Found in translation
ACM looks to Mexico for the next installment of its Composer Alive series.
“One of the most frustrating aspects of the classical-music world is that the industry created a situation that scared off its audience,” Henry Fogel, president of the American Symphony Orchestra League, says in the thoughtful 2007 documentary Composer Alive: Eastern Expressions. The film examines Accessible Contemporary Music’s cross-cultural collaboration with Beijing composer Xiaogang Ye. Fogel adds, “People feel that if they don’t know a lot about classical music, they can’t enjoy it. No other art form does that.”
ACM, a nonprofit Chicago-based org, aims to narrow that intimidation gap by making classical music more approachable. Four years ago, cofounder Seth Boustead, 37, came upon a brilliant idea: render the compositional process as transparent as possible. Thanks to 21st-century tech, listeners from anywhere in the world can witness the creation of a piece of music. After composers e-mail their arrangements to the ACM in installments, an ensemble rehearses each section in front of a live audience, posting it to the ACM’s website (acmusic.org) with comments from the composer.
“The idea is to let an audience hear the piece from the first idea through rewrites and to the finished product,” the Ravenswood resident says. “Listeners get inside a composer’s head. It helps demystify the writing process.”
So far, the ACM has completed four collaborations with musicians from the U.S., Ireland, China and France. This year, it pairs with Mexico City–based composer Gabriela Ortiz, 45, who’ll write a piece for ACM’s resident Palomar ensemble (flute, violin, viola, cello and percussion). The work-in-progress will be performed and recorded at the Consulate General of Mexico on the Near West Side. In September, Ortiz, whose work has been commissioned all over the world, will travel to Chicago to hear the finished arrangement at the DePaul University Concert Hall.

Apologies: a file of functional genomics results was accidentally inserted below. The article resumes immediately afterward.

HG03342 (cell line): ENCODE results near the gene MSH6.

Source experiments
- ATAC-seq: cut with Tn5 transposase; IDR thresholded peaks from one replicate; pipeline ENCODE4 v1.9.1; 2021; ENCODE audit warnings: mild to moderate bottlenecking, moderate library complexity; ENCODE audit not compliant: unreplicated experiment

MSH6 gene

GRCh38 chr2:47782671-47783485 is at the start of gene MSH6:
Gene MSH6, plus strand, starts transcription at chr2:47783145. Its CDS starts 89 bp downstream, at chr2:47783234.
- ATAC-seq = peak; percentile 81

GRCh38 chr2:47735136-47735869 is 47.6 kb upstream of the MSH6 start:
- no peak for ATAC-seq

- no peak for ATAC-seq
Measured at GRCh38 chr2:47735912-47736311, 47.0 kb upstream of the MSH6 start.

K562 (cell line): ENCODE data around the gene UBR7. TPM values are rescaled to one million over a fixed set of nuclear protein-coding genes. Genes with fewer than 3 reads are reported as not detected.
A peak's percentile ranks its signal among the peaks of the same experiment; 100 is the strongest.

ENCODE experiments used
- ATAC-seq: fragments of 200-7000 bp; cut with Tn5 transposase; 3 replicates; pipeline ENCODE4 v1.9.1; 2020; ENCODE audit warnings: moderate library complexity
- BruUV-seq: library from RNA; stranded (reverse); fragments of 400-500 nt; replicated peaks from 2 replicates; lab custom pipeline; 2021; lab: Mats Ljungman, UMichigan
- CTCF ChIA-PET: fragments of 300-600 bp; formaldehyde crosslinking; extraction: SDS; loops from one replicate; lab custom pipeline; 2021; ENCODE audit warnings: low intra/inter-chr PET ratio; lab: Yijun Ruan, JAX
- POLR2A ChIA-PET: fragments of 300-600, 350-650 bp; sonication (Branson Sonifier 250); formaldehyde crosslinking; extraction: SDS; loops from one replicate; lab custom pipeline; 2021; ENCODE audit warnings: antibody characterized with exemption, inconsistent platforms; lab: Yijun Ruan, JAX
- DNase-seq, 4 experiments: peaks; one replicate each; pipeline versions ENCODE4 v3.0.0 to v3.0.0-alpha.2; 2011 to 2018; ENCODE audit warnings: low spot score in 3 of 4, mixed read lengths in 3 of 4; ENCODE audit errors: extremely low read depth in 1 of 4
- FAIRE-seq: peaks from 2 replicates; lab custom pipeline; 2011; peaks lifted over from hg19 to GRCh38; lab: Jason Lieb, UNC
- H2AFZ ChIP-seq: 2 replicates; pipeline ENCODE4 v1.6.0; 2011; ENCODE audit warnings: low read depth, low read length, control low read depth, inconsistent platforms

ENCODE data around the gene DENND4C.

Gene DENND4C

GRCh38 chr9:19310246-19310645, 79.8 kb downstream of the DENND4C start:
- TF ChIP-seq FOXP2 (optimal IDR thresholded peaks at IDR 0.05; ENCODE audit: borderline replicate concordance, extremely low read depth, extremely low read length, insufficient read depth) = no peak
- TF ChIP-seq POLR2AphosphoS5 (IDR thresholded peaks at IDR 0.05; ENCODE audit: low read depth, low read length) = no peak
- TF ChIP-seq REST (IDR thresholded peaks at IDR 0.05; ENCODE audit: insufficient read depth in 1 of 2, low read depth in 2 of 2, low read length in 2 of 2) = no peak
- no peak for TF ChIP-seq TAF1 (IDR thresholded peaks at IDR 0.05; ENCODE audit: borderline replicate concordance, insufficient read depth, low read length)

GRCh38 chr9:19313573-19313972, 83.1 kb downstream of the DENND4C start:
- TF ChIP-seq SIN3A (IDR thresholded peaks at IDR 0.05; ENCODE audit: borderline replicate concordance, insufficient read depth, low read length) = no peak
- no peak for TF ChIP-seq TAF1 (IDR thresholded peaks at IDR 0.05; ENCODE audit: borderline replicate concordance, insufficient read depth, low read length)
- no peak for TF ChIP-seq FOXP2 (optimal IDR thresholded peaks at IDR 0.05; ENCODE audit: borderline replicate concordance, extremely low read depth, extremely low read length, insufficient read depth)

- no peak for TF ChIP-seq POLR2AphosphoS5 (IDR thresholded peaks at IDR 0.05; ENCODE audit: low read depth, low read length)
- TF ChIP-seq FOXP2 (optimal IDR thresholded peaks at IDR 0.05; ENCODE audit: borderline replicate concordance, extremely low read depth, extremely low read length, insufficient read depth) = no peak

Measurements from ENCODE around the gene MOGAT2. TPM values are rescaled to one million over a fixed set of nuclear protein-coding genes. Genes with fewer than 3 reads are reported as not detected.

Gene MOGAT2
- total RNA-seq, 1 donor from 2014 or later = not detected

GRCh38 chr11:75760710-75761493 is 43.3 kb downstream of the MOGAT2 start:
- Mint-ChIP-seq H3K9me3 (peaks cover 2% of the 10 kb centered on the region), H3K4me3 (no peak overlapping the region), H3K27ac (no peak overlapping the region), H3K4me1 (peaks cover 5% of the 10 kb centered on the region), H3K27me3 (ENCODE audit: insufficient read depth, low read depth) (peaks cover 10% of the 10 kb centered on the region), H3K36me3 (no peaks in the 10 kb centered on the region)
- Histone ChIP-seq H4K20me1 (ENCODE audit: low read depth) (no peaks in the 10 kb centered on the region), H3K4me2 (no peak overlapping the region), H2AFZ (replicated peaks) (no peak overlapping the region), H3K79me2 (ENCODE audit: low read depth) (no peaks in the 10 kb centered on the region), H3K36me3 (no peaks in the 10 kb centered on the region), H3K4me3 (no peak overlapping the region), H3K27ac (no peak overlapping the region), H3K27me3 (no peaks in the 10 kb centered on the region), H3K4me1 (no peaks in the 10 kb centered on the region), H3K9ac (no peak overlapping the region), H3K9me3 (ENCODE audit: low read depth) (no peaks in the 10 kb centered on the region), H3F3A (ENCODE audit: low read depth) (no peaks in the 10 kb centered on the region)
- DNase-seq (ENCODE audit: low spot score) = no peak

Boustead and his cohorts often pick the country for their Composer Alive projects before settling on a composer. To make its selections, the ACM considers factors beyond music, such as the ability to communicate fairly well in English, the technical prowess to use computer notation programs and, of course, the composers’ willingness to talk about and dissect their creative process. Elbio Barilari, director of the Chicago Latino Composers Festival, suggested Ortiz, who performed her vibrant, intense compositions at the festival in 2008 and impressed Boustead on first listen.
To record Ortiz’s fourth and final installment, the ensemble will cross the border. “We’re hoping to find a church or community venue in which we can perform,” Boustead says. “We really do view this project as a cultural exchange.” Composer Alive: Mexico takes the collaboration into new territory in Chicago as well, as the performers exchange their previous rehearsal spot at the Chicago Cultural Center for the Mexican Consulate. Also, Boustead’s remarks about the project and rehearsal will be translated into Spanish on ACM’s website. “I underestimated in the beginning the strength of the bond we would form with these composers,” Boustead explains. “It has been amazing to develop these ties in so many countries.”
The first installment of ACM’s collaboration with Ortiz can be heard at the Mexican Consulate Sunday 24.